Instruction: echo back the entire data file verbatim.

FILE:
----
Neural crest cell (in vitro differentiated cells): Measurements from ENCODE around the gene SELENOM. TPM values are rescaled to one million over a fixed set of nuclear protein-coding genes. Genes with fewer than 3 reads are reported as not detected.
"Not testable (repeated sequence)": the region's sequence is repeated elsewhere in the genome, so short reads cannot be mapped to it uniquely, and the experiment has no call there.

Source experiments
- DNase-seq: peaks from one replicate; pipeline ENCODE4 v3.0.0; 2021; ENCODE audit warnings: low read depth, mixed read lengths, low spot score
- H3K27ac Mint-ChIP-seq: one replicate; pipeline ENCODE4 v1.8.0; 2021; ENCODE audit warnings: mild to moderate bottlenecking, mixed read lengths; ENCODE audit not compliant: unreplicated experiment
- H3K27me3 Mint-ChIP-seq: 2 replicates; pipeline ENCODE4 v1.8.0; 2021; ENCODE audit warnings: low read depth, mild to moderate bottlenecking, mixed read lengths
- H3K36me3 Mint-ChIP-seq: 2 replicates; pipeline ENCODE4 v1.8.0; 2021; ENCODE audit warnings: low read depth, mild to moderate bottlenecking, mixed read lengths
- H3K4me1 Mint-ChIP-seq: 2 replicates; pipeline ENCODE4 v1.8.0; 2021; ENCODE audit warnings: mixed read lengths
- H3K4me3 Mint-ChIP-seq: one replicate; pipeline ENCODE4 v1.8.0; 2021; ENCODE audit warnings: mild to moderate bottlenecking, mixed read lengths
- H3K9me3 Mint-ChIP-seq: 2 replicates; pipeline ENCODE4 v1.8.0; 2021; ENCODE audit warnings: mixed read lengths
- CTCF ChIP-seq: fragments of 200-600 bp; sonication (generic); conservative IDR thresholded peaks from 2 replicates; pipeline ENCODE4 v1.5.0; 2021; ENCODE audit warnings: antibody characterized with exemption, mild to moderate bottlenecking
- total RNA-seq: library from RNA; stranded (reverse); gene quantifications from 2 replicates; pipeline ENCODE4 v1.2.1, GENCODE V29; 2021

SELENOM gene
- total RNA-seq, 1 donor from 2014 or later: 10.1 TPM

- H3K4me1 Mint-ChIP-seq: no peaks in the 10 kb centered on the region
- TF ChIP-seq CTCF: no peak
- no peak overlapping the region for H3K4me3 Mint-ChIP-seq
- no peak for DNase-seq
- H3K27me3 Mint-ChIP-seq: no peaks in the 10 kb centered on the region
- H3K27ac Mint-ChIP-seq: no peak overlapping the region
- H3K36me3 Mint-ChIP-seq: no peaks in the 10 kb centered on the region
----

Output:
Neural crest cell (in vitro differentiated cells): Measurements from ENCODE around the gene SELENOM. TPM values are rescaled to one million over a fixed set of nuclear protein-coding genes. Genes with fewer than 3 reads are reported as not detected.
"Not testable (repeated sequence)": the region's sequence is repeated elsewhere in the genome, so short reads cannot be mapped to it uniquely, and the experiment has no call there.

Source experiments
- DNase-seq: peaks from one replicate; pipeline ENCODE4 v3.0.0; 2021; ENCODE audit warnings: low read depth, mixed read lengths, low spot score
- H3K27ac Mint-ChIP-seq: one replicate; pipeline ENCODE4 v1.8.0; 2021; ENCODE audit warnings: mild to moderate bottlenecking, mixed read lengths; ENCODE audit not compliant: unreplicated experiment
- H3K27me3 Mint-ChIP-seq: 2 replicates; pipeline ENCODE4 v1.8.0; 2021; ENCODE audit warnings: low read depth, mild to moderate bottlenecking, mixed read lengths
- H3K36me3 Mint-ChIP-seq: 2 replicates; pipeline ENCODE4 v1.8.0; 2021; ENCODE audit warnings: low read depth, mild to moderate bottlenecking, mixed read lengths
- H3K4me1 Mint-ChIP-seq: 2 replicates; pipeline ENCODE4 v1.8.0; 2021; ENCODE audit warnings: mixed read lengths
- H3K4me3 Mint-ChIP-seq: one replicate; pipeline ENCODE4 v1.8.0; 2021; ENCODE audit warnings: mild to moderate bottlenecking, mixed read lengths
- H3K9me3 Mint-ChIP-seq: 2 replicates; pipeline ENCODE4 v1.8.0; 2021; ENCODE audit warnings: mixed read lengths
- CTCF ChIP-seq: fragments of 200-600 bp; sonication (generic); conservative IDR thresholded peaks from 2 replicates; pipeline ENCODE4 v1.5.0; 2021; ENCODE audit warnings: antibody characterized with exemption, mild to moderate bottlenecking
- total RNA-seq: library from RNA; stranded (reverse); gene quantifications from 2 replicates; pipeline ENCODE4 v1.2.1, GENCODE V29; 2021

SELENOM gene
- total RNA-seq, 1 donor from 2014 or later: 10.1 TPM

- H3K4me1 Mint-ChIP-seq: no peaks in the 10 kb centered on the region
- TF ChIP-seq CTCF: no peak
- no peak overlapping the region for H3K4me3 Mint-ChIP-seq
- no peak for DNase-seq
- H3K27me3 Mint-ChIP-seq: no peaks in the 10 kb centered on the region
- H3K27ac Mint-ChIP-seq: no peak overlapping the region
- H3K36me3 Mint-ChIP-seq: no peaks in the 10 kb centered on the region